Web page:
“I never entered JB Danquah’s house” – Witness tells court
The driver of the late JB Danquah Adu, had an intense session with counsel for the accused persons in the trial where his boss was murdered in February 2016.
This is because counsel for the two accused persons slapped with murder charges, Yaw Dankwa, found some inaccuracies in the driver’s testimony.
Samuel Berko Sarkodie is the first prosecution witness testifying in the case where two persons have been charged for the murder of his boss, late JB Danquah.
Sarkodie had told the Accra High Court that he never entered the premises of his late former boss during his four-year service as a driver.
The first prosecution witness said he always had to wait in the car for late JB Danquah to throw the car keys to him from the balcony.
This, Mr Dankwa, saw to be untrue. He wondered why this had continued to be the arrangement since September 2012 that the driver was employed by the deceased.
Here are excerpts of the exchanges between counsel for the accused persons. Yaw Dankwa (YD) and the first prosecution witness (SBS).
YD: For four years of being his driver, is it okay to say that you know him very well?
SBS: Yes, my Lord
YD: Do you also know the family very well?
SBS: Yes, my Lord
YD: What would you say your relationship with the nuclear family is like?
YD: You know his house very well. That is correct?
SBS: Yes, my Lord
YD: And it is also true that you also know where all the rooms are?
SBS: I’ve never been inside any of the rooms. Not even the hall.
YD: So for four years that you worked for this man when you go to his house, where do you normally wait for him?
SBS: There’s a garage in the house, so I park in front of the garage where I wait for him in the car.
YD: You told the court you parked the car and gave the keys to the deceased, and went home, which means that subsequently when you report to work the following morning, you will not have the keys with you. Is that correct?
SBS: That is correct.
YD: So when you say that you come to the house and wait for him in the car that cannot be correct in this occasion?
SBS: The key is not with me, but normally when I get there, he throws the keys from upstairs to me.
YD: In those four walls of the house, where in particular does he (late JB Danquah) throw the keys to you.
SBS: Where the garage is, there’s a balcony up there, and that’s where he throws the keys from.
YD: A moment ago, you said you only know the compound and the four walls of the house, you don’t know any room not even the living room and always wait in the garage but now you are saying you know his room and he stands at the balcony and throws his car keys to you?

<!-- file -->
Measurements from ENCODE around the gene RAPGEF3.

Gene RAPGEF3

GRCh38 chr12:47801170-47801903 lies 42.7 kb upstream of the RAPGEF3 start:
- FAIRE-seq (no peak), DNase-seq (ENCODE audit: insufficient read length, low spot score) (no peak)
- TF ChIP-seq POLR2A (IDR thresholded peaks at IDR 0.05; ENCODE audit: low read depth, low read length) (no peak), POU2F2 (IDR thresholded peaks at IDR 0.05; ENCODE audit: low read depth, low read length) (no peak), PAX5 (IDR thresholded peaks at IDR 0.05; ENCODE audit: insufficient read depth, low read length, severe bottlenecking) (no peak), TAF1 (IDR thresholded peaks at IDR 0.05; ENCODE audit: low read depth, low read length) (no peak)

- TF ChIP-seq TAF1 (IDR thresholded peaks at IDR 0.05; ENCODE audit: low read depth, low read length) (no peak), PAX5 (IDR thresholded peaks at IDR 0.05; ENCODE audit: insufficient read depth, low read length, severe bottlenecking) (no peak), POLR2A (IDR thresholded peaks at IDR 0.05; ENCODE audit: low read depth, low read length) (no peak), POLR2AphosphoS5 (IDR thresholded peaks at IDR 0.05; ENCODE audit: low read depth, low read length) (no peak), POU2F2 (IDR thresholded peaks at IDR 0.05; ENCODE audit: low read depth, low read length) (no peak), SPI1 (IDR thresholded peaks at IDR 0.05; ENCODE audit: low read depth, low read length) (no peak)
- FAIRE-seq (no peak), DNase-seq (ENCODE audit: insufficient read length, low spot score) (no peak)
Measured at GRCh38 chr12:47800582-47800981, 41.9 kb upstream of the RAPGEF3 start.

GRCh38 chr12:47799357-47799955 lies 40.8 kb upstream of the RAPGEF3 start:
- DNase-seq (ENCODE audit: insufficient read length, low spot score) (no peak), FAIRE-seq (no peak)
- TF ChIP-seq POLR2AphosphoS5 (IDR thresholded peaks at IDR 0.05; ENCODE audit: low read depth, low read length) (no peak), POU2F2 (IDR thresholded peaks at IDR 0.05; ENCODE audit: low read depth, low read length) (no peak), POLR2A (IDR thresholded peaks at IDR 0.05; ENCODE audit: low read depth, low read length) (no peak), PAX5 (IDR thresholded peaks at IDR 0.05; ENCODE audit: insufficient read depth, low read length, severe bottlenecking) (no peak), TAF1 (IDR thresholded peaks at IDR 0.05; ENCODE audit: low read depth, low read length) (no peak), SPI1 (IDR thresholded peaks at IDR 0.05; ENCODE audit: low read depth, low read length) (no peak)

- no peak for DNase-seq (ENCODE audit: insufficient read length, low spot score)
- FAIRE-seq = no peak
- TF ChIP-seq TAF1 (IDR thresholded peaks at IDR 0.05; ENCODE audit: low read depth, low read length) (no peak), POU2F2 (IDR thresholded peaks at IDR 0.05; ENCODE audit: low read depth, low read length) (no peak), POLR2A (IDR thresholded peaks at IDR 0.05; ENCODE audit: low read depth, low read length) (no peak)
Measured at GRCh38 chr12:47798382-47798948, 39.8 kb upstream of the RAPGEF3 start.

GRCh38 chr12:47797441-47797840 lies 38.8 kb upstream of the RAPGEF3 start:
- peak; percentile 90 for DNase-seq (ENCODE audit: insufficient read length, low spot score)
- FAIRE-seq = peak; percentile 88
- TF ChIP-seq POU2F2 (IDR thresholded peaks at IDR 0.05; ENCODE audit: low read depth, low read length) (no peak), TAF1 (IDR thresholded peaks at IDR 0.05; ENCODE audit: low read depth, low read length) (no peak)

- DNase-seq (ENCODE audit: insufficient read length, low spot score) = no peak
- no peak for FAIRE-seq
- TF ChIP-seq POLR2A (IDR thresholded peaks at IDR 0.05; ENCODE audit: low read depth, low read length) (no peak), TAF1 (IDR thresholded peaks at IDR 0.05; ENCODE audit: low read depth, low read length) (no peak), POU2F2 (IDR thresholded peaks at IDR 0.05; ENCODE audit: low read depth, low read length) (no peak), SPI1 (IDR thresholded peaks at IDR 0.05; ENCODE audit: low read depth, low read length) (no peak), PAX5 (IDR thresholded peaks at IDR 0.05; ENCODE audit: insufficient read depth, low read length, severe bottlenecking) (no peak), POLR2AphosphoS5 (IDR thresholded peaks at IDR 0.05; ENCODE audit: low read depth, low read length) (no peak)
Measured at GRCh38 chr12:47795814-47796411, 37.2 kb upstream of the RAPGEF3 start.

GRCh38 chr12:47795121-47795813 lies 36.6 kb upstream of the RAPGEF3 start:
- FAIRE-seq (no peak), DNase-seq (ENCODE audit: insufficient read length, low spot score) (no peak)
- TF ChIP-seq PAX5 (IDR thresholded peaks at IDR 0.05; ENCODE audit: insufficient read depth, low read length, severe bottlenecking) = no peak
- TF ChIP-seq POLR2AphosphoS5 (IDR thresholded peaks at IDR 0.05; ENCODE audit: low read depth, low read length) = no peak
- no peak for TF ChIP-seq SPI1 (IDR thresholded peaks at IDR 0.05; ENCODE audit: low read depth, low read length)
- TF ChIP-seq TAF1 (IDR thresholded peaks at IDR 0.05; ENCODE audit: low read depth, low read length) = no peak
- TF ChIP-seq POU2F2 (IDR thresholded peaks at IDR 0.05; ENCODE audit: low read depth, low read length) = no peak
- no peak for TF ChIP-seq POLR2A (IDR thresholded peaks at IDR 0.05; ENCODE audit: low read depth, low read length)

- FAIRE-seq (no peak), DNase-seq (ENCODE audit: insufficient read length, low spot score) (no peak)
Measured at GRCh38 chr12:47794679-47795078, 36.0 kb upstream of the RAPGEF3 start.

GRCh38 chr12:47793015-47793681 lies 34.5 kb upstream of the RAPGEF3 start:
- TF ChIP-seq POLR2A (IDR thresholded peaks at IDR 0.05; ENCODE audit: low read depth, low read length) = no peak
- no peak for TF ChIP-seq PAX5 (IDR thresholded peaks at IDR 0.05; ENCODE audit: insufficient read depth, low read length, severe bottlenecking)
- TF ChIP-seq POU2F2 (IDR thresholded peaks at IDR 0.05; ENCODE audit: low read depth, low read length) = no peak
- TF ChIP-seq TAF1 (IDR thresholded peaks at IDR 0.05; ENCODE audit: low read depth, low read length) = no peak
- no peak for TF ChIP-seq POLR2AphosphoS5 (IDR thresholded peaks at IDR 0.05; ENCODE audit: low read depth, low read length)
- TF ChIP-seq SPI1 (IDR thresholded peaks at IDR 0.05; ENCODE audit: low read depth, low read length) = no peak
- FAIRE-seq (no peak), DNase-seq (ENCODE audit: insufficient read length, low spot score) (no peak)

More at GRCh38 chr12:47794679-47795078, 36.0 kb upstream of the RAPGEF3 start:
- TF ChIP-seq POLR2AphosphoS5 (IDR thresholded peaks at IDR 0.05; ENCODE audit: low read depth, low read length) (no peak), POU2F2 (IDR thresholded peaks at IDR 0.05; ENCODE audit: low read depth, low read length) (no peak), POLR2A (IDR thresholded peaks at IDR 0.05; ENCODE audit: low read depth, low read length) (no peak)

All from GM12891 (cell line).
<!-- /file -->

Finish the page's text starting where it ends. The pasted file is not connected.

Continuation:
SBS: I said I have never entered the room. I said he always stands at the balcony and throws the keys to me from there. He always emerges from that part of the room and stands at the balcony, and throws the keys at me.
YD: Are you saying to this court that a man who entrusts his life to you by giving you his car keys to drive him around the whole day has never invited you to this room? Not even the living room in four years?
SBS: He has never invited me inside. When I worked with him, I had no business with him because I know he had a wife and children there. I come there because of the driving, and my concern is always with the car.
Daniel Asiedu, also known as Sexy Don Don, has been charged with murder while Vincent Bossu faces a charge of abetment — charges they have all denied.
The provisional facts of the prosecution were that the former MP lived with his family at Shiashie, near East Legon, a suburb of Accra.
The accused persons’ Daniel Asiedu and Vincent Bosso, lived at Agbogbloshie, also in Accra.
According to the prosecution, between February 8 and 9, 2016, the late legislator was chauffeured home in his private car.
The driver handed over the ignition keys of the car to Mr Danquah-Adu and left for home, after which the MP retired to bed in a room located on the first floor of his house.
On February 9, 2016, at about 1 am, Asiedu and Bosso, armed with a catapult, cutter and sharp knife, went to the legislator’s house.
Bosso is said to have assisted Asiedu to enter the house by scaling the wall on the blind side of a security man who was fast asleep.
On entering the house, Asiedu picked a ladder and climbed onto a porch on the top floor and entered the MP’s bedroom through a window while Mr Danquah-Adu was sleeping.
While Asiedu was searching the room, the MP woke up and held him. A struggle ensued during which Asiedu stabbed the MP in the right chest above the breast.
The MP consequently held the knife, and Asiedu pulled it through his hand, leaving a deep cut in his palm.
The legislator bled profusely and fell by his bed, after which Asiedu stabbed him several times in his right chest and neck.
On realising that the MP was dying, Asiedu left the room and took with him three iPhones and absconded with his accomplice.
Asiedu and Bosso have since been charged with murder and abetment of crime in the murder of the late MP.
They both pleaded not guilty to charges of conspiracy to commit robbery. Asiedu, on the other hand, has pleaded not guilty to murder and robbery.
Four years after the gruesome murder of the former MP, justice is yet to be served in the case.
The case continues on April 28, 2021. Counsel for the accused persons’ Yaw Dankwa will continue with the cross-examination of the witness, Samuel Sarkodie.